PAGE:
The Oliver Twist Manifesto
Luke Haines

And it all comes down to hate.

I wrote the following as part of a review of the first Black Box Recorder album about three or four years back. Never published, because I’m incredibly lazy.

“England Made You. Cast you out of ore dragged from the dying pits, formed you a body of clay and a mind of steel. Teased you with a glimpse of the future, and then took it away, kneeled by your ear and whispered in an almost inaudible voice that nothing would ever change. Ever. And there’s nothing that you can do about it.

So you wake up every day and hate the sunrise. You hate the curtains of your room. You hate the toothpaste as it vomits from its tube. You hate the static-skies above you on the way to work. You hate its concrete mirror of the floor below. You hate the people and their small petty hopes and the large vicious jealousies. You hate their lumpen lives and their sexless bodies. You hate how they consider any departure from the missionary to be kinky. You hate the class obsession (yet note their clothes and their accents). You hate them until you choke on your bitterness and disgust.

And, most of all, you hate them because they’re just like you.”

Great, I know. Great writing. Just not true.

Or rather, if it was true then, it was only true because of our inherent innocence — but we were frankly unaware of how further down the spiral we could descend. We weren’t aware that we were just standing in the city of Dys, and the Dante of British Pop has a lot more to show us yet.

So, on this, his first Solo Album by name — though even if you don’t count The Auteurs as an essential Solo unit, then Baader Meinhoff certainly beats it to the draw. All of Haines’ favourite things — in other words the rest of the civilized world’s unfavourite things.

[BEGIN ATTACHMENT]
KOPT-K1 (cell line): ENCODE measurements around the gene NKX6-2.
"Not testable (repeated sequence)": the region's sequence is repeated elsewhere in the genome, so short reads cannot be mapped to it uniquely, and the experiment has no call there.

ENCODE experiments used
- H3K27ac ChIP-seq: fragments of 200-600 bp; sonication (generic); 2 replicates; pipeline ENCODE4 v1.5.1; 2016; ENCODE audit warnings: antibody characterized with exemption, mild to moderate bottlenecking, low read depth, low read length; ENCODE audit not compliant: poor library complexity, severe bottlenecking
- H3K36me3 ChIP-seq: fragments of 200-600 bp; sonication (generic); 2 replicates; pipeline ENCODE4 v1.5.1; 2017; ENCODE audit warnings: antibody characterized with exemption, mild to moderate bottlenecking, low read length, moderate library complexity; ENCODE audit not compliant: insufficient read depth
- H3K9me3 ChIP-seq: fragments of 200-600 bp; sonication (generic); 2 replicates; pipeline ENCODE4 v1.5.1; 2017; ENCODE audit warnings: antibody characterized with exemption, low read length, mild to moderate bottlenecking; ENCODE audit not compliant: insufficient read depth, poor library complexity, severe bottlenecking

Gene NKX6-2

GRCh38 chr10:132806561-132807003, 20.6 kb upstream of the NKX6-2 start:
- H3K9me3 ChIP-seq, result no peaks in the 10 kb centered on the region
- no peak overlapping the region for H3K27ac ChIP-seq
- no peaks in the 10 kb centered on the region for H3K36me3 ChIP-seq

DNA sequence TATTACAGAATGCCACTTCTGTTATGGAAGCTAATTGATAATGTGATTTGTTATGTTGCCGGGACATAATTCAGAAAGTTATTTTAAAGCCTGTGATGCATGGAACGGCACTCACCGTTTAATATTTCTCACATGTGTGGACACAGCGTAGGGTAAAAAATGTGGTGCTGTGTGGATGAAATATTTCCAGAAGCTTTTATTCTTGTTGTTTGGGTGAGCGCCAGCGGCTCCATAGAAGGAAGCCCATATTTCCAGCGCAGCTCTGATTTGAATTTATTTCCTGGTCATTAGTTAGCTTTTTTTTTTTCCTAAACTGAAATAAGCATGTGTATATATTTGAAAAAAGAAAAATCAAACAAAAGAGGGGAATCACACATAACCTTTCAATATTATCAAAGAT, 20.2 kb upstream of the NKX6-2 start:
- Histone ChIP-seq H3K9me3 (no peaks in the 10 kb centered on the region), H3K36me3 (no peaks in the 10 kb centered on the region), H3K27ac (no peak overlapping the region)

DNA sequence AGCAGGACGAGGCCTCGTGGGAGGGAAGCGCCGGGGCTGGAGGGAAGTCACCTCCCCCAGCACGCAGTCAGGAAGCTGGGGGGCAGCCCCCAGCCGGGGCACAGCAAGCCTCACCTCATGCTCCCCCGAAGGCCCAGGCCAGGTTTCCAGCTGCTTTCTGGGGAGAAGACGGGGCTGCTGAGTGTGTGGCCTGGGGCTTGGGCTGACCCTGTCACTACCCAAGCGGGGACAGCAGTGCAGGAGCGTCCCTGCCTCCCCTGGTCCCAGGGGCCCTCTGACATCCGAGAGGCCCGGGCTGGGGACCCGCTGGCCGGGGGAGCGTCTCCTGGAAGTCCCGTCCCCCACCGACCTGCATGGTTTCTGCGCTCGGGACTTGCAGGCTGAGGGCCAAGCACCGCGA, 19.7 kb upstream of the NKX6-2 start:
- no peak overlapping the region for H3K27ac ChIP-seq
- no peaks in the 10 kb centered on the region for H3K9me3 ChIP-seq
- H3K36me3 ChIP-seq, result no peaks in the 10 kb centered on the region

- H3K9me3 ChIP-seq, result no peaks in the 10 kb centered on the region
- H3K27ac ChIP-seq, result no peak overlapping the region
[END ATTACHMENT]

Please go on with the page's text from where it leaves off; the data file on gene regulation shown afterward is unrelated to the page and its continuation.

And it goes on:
(A fairly typical reference when talking about Haines is talking about the alternative history where he, instead of Suede, won the first Mercury Music Prize, catapulting the Auteurs british pop to the forefront of a new generation and gifting him the decade. Be glad this had happened. If Luke Haines were in the position Radiohead are in now, he wouldn’t hold gigs in circus tents. He’ll build a portable gas-chamber and be the first band to play Auswitz. Or — and this idea won’t go away — build his own, and funnel everyone he hates into it. I.e. Everyone. This isn’t Rock’n’Roll. This is Genocide.)

Perpetually caught in a trap of 4/5 album reviews in other organs, always recognised as a talent, never hailed as a visionary. A perpetual figure in the British music scene, the one grey cloud on a summer day.

(Like the Auteurs advert circa After Murder Park in the Christmas issues of certain Music rags, picturing Haines in front of a blackboard with a half-played game of Hangman. The word was something along the lines of BR_T P__. The other writing a thank you for not including them in any of the votes.)

Some men are born bitter. Some achieve bitterness. And others have bitterness thrust upon them. With Haines, there’s the nagging sensation that he’s managed all three.

(“Children will be concieved to this album” — Brilliant)

Murders and Death-camps and bombs wrapped up in String — these are a few of his favourite things. And he’s the man who’ll have turned up the Leather and Uniforms in the Von Trap family.

Luke Haines hates you. And you don’t even deserve that.